Performing Due Diligence on a Potential Supplier
The coverage of any due diligence process will be affected by the cost of the services for procurement, the value of the services to your business, and the risks of the absence or poor performance of such services. However, no matter the size of your business, there are some basic steps you must follow.
Know your needs and preferences. You need to be clear from the get-go what you want to achieve. This will help to determine what in particular you need from your supplier, not simply when it comes to their service offering but their values and attitude towards their customers too.
Looking into the Market
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Knowing what you want and need from a supplier, you can draw up a shortlist of prospects through a “Request for Information” document (RFI). This concisely outlines the necessary goods and/or services and asks for information related to the capabilities and competencies of suppliers.
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Researching Prospective Suppliers
Here’s a checklist that will enable you to evaluate potential suppliers’ abilities and fit with your organisation:
Business Identity- Know the company you’re dealing with: is it legitimate and is the person you are negotiating with authorized to bind the supplier?
Financial Background- A supplier with an operating loss, or considerable loss of revenue over the last few years may have underlying problems.
Delivery of Goods/Services – Does the supplier’s suggested method of satisfying your requirements fit with your established practices?
How do they intend to contain any difficulties?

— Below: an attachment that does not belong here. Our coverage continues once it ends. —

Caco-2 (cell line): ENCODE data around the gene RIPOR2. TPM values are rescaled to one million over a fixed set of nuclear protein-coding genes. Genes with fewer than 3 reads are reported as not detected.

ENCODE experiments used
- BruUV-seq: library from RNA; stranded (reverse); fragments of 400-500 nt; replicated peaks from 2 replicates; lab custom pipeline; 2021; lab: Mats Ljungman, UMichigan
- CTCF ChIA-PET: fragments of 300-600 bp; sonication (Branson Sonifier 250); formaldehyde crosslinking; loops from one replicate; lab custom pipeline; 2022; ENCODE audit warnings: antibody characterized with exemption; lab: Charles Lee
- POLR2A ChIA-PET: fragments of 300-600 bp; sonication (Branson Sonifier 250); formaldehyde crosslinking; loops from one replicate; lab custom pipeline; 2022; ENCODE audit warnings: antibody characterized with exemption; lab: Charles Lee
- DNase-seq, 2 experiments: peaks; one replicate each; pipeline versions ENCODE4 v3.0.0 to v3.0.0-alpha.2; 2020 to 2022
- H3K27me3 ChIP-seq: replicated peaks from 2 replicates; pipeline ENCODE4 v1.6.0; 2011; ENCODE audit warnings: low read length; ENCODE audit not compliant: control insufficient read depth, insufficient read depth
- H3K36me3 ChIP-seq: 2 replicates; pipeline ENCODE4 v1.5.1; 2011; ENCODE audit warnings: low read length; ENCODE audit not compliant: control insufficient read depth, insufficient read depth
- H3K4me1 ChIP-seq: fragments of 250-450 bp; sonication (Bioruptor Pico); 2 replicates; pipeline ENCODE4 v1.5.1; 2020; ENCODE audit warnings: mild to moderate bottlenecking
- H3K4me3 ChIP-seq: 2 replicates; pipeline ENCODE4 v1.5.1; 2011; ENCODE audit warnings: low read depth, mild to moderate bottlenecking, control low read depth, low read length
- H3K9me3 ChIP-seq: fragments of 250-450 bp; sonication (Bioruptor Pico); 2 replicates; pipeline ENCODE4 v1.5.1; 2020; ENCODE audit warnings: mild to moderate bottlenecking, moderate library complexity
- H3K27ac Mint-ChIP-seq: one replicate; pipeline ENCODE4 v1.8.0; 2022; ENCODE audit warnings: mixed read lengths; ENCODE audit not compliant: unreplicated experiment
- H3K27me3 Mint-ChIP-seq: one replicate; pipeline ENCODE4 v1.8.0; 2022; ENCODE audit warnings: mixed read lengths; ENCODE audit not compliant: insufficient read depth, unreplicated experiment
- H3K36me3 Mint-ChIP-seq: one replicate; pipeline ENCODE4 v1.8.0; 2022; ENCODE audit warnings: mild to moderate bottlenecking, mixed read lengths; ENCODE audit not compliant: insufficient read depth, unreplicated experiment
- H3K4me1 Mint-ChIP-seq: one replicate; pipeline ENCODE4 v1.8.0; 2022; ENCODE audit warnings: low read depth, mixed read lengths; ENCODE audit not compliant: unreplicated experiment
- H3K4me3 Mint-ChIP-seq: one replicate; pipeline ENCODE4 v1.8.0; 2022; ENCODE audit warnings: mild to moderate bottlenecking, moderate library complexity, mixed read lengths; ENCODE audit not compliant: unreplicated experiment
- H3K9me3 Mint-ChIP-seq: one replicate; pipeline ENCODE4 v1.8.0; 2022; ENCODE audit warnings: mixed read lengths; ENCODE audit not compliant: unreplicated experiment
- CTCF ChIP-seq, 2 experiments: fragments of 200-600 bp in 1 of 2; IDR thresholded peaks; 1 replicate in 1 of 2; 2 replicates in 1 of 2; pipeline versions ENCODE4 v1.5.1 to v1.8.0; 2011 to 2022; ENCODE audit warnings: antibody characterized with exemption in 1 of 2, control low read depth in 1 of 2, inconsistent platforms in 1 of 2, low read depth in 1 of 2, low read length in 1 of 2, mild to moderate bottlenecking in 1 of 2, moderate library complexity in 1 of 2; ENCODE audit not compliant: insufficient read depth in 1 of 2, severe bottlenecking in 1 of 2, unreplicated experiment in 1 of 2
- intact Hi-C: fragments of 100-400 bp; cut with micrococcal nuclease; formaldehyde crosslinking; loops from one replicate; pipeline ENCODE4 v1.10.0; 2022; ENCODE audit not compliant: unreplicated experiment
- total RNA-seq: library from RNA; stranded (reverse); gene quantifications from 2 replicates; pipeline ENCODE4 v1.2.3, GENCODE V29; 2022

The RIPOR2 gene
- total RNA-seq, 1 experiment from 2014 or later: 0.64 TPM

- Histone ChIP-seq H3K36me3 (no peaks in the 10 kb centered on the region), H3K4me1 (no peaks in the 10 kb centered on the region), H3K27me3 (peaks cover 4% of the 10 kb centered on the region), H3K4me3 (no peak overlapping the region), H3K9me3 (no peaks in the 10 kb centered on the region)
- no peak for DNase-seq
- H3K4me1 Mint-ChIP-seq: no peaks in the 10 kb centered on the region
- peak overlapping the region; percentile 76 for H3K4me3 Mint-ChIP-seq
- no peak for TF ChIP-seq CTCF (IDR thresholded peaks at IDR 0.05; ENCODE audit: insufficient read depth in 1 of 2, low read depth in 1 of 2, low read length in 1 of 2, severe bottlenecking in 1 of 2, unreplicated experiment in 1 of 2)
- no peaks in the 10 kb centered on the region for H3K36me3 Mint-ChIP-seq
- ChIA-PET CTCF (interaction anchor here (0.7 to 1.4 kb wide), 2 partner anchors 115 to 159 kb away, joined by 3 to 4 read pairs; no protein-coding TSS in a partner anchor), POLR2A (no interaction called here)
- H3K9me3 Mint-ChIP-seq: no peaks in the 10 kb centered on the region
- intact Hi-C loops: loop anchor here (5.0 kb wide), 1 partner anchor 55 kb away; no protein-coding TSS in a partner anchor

Will they be able to deliver the promised services for the price they have quoted you? On account of this, how do they compare with the rest?
Quality – Examine the credentials and/or standards’ accreditations of the supplier .
Cost – Compare several quotes from different supplier. However, keep in mind that best value for money doesn’t automatically mean the cheapest price.
Business age – Longevity can boost your confidence but a newer company may be more innovative in terms of approach and attitude.
Track record – Ask for comments or feedback from other clients (you probably know some).
Talk to your prospective supplier – This is not just an effective way of knowing if you can work together but also gives you a glimpse of their premises and samples of service deliverables or witness demonstrations on the way the services are going to be performed.
Risk Assessment and Management
Once you have appointed your supplier, have a risk register describing relevant risks and how to manage them. You can refer to this throughout the course of the business relationship.
Working with Data Processors
You may have to share data with your supplier, but make sure they are fully aware of and compliant with existing data protection regulations.